Creamy, scented and juicy: whatever the interpretation is -be it classic or gourmet-, whenever we talk about Carbonara pasta we talk about Rome, its alleys and the festive din made by its people gathered in local trattorias.
Yet, looking back on the past, in the “Talismano della Felicità” (the gastronomic bible of Roman culinary traditions) Carbonara is not even mentioned. It was the ‘30s, and gastronome Ada Boni did not include the recipe in her book: why?
Grapes, cheese and…bacon: when Americans met the “cacio e ova”
We searched through “La Cucina Italiana” collectible issues and we found out the first mention of Carbonara dates back to the end of ‘40s, in a version with gruyere, garlic and parsley.
It was maybe an attempt made to make “Italian” a recipe that was becoming increasingly popular in the postwar period, created in battlefronts.
Allied forces, on Reinhard Line (among Latium, Molise and Campania) grew fond of “cacio e ova” pasta, a typical recipe from Central Italy, with pecorino cheese and fresh eggs.
Soldiers, who loved bacon, dared to add dried bacon, included in their daily ration; in its absence, local pork cheek lard would replace it.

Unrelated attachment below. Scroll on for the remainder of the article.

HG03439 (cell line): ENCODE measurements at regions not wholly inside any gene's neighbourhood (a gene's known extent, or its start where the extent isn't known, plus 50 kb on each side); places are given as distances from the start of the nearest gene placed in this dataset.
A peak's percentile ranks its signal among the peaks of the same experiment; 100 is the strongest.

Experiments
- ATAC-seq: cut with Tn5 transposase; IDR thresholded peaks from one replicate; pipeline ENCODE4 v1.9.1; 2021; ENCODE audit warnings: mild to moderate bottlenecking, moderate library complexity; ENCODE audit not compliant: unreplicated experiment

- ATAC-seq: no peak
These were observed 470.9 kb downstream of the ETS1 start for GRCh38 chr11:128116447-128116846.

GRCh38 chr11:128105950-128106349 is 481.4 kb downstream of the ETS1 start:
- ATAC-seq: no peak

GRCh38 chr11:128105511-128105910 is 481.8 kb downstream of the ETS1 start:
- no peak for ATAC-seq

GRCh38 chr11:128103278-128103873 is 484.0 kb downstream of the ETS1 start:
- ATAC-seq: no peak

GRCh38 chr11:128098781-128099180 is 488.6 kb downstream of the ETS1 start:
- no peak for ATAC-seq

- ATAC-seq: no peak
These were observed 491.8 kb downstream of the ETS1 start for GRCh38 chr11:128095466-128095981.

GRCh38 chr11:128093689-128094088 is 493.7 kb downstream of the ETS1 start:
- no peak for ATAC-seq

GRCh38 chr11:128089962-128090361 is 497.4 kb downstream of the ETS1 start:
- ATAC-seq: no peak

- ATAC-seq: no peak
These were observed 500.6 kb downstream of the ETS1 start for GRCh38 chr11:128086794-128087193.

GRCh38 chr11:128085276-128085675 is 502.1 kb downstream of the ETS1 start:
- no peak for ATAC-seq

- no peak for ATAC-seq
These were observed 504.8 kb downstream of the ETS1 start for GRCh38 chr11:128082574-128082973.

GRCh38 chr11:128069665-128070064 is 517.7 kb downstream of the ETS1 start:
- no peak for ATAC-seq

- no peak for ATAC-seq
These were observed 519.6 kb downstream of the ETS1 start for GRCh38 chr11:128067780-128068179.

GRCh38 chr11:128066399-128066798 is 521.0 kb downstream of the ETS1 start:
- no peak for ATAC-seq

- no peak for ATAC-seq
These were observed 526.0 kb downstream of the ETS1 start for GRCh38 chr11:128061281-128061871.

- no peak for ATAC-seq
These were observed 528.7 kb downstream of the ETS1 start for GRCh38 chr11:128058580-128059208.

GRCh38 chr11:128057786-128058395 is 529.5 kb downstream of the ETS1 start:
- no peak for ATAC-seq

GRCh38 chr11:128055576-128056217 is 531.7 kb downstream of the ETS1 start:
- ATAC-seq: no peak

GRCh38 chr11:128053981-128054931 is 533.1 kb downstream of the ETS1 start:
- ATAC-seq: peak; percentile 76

Thus Carbonara pasta was born, an amazing example of a culinary melting pot. Its name is probably a homage to Appennini’s woodsmen, meaning a version 2.0 of “cacio e ova”.
Spaghetteria and Carbonara: in PummaRe, you can taste the perfect creaminess
PummaRe proposes the best traditional recipe, with Amatrice pork cheek lard, freshly ground black pepper and Black rind Brunelli Roman pecorino cheese: pulled, salty, dry-salted. A delicious seasoning, perfectly balanced with our selection of handmade high-quality pastas: from Gragnano to Mancini and Dei Martelli pasta factories, bronze-drawn and porous pastas, practically perfect in every way.